If you’ve experienced an unexpected strain on your finances due to COVID-19 or a natural disaster, creating a plan is a smart, proactive step to help you navigate this difficult time.

How you can protect your credit health

During times of hardship, you may be forced to face some tough financial choices. It’s encouraged to pay what you can to avoid late payments on your credit report. If you can’t make minimum payments, talk with your lenders to find out if they’re offering any assistance. You can also manage and stay in control of your credit health by:

protect your credit health
Check your credit report regularlyYour credit report tells your financial story to anyone who sees it. It’s important to make sure the information is accurate, especially if you’ll be contacting your lenders to discuss your financial situation and accounts.
Add a consumer statement to your credit reportA consumer statement is a note you can use to explain your financial situation and can be seen by anyone who views your report. This note needs to be 100 words or fewer (200 or fewer in Maine).
Take advantage of free toolsUse free tools to help you keep track of any changes to your credit information and give you peace of mind.

How to talk to your lenders about financial hardship

Not all lenders offer hardship or forbearance plans, but if you’re struggling to make payments, you should contact your lender and explain your situation. You can find their contact information on your credit report or your most recent bill. Below are some additional tips and questions to guide you.

You can ask when your lender reports late or missed payments to the credit reporting agencies. Some lenders may report late payments immediately, and others may wait up to 30 days.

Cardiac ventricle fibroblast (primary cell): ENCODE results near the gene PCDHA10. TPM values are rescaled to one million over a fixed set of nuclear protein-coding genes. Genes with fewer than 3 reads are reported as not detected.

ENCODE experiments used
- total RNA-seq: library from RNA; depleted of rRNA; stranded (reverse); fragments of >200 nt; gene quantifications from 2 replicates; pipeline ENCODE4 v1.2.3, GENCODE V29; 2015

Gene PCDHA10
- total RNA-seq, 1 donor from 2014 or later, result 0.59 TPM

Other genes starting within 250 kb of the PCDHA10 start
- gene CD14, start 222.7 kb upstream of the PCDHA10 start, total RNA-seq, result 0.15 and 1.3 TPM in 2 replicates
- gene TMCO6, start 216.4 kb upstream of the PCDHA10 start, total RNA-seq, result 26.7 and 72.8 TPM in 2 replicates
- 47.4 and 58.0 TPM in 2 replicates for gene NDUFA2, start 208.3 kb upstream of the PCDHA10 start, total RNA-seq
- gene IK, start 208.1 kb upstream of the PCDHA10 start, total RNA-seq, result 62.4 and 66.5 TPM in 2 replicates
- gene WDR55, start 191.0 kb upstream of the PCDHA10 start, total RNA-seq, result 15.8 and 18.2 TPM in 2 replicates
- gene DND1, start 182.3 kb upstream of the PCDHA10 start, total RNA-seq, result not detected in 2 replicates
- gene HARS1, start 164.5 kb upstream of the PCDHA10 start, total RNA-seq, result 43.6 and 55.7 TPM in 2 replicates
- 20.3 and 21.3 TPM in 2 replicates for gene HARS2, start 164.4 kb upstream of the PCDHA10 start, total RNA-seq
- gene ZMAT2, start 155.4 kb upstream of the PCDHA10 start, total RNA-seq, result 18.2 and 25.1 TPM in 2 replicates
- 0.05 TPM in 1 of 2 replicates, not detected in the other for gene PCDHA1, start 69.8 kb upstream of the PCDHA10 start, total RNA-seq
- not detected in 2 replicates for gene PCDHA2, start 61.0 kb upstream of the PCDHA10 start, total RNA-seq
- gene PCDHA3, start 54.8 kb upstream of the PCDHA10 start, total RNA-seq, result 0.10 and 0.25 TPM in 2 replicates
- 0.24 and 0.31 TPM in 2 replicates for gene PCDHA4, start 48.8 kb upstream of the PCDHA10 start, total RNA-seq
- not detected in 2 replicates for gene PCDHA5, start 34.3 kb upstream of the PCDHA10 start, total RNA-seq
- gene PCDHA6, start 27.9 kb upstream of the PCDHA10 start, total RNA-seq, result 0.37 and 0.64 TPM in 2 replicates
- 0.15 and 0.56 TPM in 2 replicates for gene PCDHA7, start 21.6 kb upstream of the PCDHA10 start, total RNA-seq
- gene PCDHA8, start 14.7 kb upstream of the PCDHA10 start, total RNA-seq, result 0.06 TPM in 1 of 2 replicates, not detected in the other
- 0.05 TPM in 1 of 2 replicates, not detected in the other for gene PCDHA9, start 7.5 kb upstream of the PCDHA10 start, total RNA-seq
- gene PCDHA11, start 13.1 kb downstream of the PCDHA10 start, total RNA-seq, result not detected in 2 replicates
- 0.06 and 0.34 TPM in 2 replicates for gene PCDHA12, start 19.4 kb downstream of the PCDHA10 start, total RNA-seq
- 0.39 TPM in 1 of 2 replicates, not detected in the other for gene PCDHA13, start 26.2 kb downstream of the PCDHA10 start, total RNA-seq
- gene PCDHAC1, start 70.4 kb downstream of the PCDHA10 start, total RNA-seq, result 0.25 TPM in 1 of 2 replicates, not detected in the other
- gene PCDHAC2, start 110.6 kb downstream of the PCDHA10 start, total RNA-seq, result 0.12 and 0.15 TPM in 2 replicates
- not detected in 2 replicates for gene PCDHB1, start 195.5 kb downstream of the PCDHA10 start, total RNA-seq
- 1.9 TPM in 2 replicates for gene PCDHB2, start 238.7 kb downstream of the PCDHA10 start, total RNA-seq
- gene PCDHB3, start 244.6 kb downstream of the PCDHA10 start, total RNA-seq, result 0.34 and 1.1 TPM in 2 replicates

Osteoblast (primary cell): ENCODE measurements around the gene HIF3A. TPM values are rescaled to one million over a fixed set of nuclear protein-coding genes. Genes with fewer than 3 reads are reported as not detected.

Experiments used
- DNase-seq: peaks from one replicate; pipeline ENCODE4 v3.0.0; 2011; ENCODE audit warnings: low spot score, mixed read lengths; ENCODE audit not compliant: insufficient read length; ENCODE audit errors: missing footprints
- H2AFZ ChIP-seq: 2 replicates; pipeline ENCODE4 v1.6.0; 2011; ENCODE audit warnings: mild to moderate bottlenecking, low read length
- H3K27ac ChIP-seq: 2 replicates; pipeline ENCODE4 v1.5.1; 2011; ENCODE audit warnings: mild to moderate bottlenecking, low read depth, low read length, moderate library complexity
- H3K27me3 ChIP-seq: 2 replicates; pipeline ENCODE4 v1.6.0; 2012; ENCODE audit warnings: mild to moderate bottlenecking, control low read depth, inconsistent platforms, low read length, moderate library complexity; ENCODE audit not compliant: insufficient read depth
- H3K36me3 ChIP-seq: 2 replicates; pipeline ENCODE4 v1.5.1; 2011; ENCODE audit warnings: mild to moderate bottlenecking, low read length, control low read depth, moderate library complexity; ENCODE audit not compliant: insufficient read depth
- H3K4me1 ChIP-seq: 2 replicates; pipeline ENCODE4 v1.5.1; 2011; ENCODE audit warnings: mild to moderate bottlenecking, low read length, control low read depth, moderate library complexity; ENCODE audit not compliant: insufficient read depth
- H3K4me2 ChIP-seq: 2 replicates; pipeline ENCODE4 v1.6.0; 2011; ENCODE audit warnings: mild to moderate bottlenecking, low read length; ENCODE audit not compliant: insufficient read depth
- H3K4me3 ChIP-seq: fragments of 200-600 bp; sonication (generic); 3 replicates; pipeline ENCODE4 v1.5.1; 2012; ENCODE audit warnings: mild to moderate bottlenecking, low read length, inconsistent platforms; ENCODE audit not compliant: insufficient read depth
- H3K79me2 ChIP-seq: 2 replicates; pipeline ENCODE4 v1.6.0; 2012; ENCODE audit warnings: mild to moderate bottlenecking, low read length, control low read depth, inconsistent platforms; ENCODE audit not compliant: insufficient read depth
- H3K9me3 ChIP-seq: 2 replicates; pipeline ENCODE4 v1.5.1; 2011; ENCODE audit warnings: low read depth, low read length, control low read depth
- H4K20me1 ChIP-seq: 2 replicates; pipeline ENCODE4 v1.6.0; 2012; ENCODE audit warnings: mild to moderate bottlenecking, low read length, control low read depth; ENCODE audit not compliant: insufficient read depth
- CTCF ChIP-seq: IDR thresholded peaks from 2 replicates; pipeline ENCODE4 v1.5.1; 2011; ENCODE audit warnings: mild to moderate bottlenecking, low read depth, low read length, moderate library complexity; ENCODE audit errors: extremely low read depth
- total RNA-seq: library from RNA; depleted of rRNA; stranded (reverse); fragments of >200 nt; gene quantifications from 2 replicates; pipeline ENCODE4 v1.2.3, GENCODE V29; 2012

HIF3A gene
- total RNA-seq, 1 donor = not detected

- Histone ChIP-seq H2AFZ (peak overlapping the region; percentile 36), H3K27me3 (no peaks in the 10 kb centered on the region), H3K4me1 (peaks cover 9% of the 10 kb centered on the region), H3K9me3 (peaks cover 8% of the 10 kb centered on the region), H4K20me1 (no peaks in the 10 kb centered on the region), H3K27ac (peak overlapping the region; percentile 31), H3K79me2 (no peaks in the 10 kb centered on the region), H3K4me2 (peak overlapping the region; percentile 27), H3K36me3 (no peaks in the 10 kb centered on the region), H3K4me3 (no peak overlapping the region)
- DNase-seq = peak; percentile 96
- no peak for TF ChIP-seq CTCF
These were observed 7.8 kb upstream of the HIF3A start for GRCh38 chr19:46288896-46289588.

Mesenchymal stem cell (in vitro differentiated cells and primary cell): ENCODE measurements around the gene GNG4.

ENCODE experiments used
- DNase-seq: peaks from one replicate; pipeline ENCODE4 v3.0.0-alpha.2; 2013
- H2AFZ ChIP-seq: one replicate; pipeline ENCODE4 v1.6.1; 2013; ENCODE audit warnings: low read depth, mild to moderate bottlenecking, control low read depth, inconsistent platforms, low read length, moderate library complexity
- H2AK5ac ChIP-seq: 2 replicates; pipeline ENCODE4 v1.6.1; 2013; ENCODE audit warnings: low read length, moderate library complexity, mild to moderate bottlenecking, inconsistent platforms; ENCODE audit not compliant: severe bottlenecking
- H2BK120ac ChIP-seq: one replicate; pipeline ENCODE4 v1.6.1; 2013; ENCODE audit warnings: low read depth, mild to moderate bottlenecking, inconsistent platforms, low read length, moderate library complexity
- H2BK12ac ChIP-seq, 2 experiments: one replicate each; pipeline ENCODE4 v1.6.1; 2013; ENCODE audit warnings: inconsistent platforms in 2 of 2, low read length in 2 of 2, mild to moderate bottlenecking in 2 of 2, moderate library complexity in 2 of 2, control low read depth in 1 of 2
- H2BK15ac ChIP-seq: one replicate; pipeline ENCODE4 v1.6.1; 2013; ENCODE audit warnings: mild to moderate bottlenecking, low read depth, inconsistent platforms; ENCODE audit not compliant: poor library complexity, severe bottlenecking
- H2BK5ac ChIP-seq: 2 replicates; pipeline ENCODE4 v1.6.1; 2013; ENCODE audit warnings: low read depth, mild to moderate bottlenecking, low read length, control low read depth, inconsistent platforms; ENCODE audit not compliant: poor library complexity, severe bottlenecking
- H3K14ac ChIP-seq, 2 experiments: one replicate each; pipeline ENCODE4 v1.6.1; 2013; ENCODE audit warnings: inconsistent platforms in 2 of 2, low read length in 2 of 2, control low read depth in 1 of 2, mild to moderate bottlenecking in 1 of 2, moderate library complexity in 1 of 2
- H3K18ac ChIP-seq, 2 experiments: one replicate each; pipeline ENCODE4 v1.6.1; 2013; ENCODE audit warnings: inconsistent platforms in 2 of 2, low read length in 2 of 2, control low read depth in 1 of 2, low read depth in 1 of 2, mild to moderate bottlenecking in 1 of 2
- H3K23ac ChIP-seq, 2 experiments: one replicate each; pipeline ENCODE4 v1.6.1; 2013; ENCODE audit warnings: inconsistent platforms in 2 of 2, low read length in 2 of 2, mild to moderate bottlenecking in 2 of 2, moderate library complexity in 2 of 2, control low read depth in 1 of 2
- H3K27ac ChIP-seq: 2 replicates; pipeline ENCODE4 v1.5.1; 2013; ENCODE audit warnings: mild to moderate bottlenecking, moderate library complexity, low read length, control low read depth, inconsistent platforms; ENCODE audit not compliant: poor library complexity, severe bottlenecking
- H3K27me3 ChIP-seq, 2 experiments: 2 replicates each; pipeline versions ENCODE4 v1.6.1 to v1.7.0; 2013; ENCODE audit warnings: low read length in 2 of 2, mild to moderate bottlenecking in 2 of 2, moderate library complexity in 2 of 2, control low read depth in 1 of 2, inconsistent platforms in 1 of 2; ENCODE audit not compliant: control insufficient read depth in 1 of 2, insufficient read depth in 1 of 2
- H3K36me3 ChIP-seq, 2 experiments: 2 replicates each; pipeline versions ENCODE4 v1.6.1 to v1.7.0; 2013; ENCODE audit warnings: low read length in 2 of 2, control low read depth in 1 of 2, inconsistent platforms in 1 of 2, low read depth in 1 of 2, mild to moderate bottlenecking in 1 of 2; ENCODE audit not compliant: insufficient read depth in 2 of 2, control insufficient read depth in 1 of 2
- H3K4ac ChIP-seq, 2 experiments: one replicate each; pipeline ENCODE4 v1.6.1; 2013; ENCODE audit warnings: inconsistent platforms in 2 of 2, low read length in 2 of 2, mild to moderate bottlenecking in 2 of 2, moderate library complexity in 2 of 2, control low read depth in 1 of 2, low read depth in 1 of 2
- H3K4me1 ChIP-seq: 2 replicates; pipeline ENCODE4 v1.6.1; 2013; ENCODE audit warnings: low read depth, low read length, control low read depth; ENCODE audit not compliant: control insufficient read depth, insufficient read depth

Consider asking your lender whether they offer their customers hardship or forbearance plans. These questions might help you in your conversation with them:

  • Does your company offer a forbearance/hardship program?
  • What are the criterias to apply for forbearance or hardship?
  • Is there a difference between forbearance, deferral or hardship?
  • How long does it take for a forbearance/hardship to take effect?
  • Will fees (e.g., late, overdraft) be assessed while I’m in forbearance/hardship?
  • How’s interest being calculated while I’m in forbearance/hardship?
  • How’s my account reported to the credit bureaus while I’m in forbearance/hardship?

How lenders may report your accounts during financial hardship

After talking to your lenders about your situation, you may learn they’ll place your accounts in forbearance/hardship or deferral. Having an account in forbearance usually means your lender has agreed you can temporarily stop making payments on that account for a certain amount of time. A deferred account means the lender has agreed you can delay payment for a certain amount of time. Usually, this will show up on your credit report in the remarks field, with a comment saying “Payment Deferred.”

If you’re curious how your credit score will be impacted by an account in forbearance or deferral, check out the VantageScore or FICO websites for more information. It’s important to note, a credit score is based on many factors in your credit report, and different scoring models use different methods to calculate credit scores. Various credit scoring models may treat plans and codes differently, so you may see different scores while these are applied to your accounts.

Organizing your credit information and maintaining communication with your lenders are two ways you can help stay in control of your credit health during times of uncertainty.